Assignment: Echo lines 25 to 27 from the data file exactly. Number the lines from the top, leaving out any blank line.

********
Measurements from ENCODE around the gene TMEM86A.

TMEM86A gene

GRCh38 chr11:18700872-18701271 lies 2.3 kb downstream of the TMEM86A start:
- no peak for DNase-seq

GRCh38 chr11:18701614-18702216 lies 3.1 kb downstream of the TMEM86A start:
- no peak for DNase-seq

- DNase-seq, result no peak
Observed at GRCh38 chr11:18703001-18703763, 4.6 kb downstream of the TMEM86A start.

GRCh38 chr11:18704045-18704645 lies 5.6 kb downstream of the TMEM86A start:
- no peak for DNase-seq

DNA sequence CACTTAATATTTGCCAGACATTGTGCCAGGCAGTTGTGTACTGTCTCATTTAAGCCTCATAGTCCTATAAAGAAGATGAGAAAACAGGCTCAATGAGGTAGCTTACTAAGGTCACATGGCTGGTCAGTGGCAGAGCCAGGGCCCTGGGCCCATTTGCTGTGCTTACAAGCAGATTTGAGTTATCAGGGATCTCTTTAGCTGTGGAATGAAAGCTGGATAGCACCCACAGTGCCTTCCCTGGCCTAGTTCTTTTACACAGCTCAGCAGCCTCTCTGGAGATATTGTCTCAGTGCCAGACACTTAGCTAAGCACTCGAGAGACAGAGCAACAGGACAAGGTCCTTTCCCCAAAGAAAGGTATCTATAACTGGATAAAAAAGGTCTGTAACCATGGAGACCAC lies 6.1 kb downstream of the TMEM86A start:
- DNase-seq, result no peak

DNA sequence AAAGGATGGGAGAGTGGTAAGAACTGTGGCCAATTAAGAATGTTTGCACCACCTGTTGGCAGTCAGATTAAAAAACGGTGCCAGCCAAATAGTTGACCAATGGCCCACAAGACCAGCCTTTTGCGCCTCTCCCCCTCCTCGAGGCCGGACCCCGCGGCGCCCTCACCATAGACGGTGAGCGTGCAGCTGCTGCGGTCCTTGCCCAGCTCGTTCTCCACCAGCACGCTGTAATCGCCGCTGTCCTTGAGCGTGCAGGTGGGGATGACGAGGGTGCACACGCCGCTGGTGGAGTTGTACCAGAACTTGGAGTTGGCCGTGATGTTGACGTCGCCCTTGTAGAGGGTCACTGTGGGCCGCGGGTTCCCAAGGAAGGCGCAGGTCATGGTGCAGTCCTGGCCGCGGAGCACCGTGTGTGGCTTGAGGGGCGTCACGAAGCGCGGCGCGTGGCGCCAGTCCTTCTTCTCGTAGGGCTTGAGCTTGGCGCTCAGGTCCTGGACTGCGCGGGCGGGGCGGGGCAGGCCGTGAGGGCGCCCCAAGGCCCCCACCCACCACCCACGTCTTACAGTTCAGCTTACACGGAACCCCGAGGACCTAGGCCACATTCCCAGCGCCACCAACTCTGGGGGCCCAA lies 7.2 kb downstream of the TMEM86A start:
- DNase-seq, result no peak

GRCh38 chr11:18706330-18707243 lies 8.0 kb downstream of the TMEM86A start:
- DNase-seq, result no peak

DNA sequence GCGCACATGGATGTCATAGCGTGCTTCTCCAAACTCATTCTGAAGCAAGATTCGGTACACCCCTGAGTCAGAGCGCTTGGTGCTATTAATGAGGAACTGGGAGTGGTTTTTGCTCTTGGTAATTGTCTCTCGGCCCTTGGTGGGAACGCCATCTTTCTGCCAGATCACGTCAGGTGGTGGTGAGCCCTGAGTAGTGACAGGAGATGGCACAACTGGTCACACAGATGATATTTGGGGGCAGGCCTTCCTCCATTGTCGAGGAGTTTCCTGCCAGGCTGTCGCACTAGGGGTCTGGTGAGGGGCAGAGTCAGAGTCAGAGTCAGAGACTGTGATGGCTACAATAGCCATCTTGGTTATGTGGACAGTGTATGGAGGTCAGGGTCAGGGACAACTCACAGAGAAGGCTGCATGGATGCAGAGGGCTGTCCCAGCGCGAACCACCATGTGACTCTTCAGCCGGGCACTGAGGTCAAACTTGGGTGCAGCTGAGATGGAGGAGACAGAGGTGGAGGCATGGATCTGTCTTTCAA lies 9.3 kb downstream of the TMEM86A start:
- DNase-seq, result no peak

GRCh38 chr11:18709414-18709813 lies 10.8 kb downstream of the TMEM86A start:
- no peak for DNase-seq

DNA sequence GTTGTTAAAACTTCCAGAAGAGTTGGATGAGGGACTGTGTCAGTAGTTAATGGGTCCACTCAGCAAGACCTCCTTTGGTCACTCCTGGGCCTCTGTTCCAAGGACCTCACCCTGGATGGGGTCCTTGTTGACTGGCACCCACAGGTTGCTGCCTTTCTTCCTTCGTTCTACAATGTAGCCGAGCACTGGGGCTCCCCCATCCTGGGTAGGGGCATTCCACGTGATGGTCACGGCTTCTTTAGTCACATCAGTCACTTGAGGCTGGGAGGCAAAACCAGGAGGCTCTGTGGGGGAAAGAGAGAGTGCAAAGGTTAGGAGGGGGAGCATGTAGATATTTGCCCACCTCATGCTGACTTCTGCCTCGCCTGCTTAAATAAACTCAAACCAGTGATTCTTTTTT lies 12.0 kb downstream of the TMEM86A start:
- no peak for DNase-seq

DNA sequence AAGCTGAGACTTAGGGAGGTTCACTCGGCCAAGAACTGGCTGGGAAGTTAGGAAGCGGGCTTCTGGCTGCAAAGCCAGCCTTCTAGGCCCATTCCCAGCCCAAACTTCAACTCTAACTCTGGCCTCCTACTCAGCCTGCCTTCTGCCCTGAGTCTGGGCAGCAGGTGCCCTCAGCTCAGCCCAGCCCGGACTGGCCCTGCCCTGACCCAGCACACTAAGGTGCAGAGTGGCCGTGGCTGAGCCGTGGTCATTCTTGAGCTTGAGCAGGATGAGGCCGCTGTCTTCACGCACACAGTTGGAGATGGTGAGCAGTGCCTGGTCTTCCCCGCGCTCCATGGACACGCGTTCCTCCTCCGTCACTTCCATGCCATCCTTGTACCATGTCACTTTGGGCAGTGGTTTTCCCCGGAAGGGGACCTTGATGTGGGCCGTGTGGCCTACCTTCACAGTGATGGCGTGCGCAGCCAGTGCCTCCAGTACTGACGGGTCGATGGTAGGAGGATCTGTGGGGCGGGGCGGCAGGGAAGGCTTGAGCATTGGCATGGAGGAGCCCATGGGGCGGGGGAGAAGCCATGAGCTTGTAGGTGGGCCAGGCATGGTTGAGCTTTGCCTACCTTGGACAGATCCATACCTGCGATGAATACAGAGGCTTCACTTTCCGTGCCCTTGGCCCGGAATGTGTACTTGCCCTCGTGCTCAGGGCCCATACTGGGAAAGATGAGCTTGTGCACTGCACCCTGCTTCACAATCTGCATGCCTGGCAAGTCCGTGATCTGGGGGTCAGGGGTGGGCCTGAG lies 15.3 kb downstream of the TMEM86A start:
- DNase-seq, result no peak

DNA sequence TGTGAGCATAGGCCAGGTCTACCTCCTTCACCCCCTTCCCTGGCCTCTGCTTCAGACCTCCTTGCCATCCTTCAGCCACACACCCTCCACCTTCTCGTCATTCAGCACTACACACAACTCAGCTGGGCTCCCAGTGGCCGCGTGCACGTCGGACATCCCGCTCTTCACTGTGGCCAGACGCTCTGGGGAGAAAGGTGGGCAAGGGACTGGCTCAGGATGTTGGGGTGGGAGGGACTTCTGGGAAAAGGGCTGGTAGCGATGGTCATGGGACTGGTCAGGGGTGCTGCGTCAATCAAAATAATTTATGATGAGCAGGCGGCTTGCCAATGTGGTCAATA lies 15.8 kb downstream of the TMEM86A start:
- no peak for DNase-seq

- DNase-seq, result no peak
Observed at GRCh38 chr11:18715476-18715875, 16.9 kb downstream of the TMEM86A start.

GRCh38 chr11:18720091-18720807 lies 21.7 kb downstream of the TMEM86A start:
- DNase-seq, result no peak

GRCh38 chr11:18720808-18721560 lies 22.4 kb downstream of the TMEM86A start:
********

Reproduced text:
DNA sequence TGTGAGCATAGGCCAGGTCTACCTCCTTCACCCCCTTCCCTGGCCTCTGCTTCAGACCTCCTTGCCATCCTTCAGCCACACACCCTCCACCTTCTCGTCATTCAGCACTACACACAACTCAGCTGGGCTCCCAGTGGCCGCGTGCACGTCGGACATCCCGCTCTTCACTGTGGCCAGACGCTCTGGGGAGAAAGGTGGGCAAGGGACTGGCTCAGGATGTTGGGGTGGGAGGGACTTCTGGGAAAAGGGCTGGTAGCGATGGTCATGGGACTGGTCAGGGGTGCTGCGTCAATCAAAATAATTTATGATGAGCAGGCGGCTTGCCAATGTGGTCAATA lies 15.8 kb downstream of the TMEM86A start:
- no peak for DNase-seq

- DNase-seq, result no peak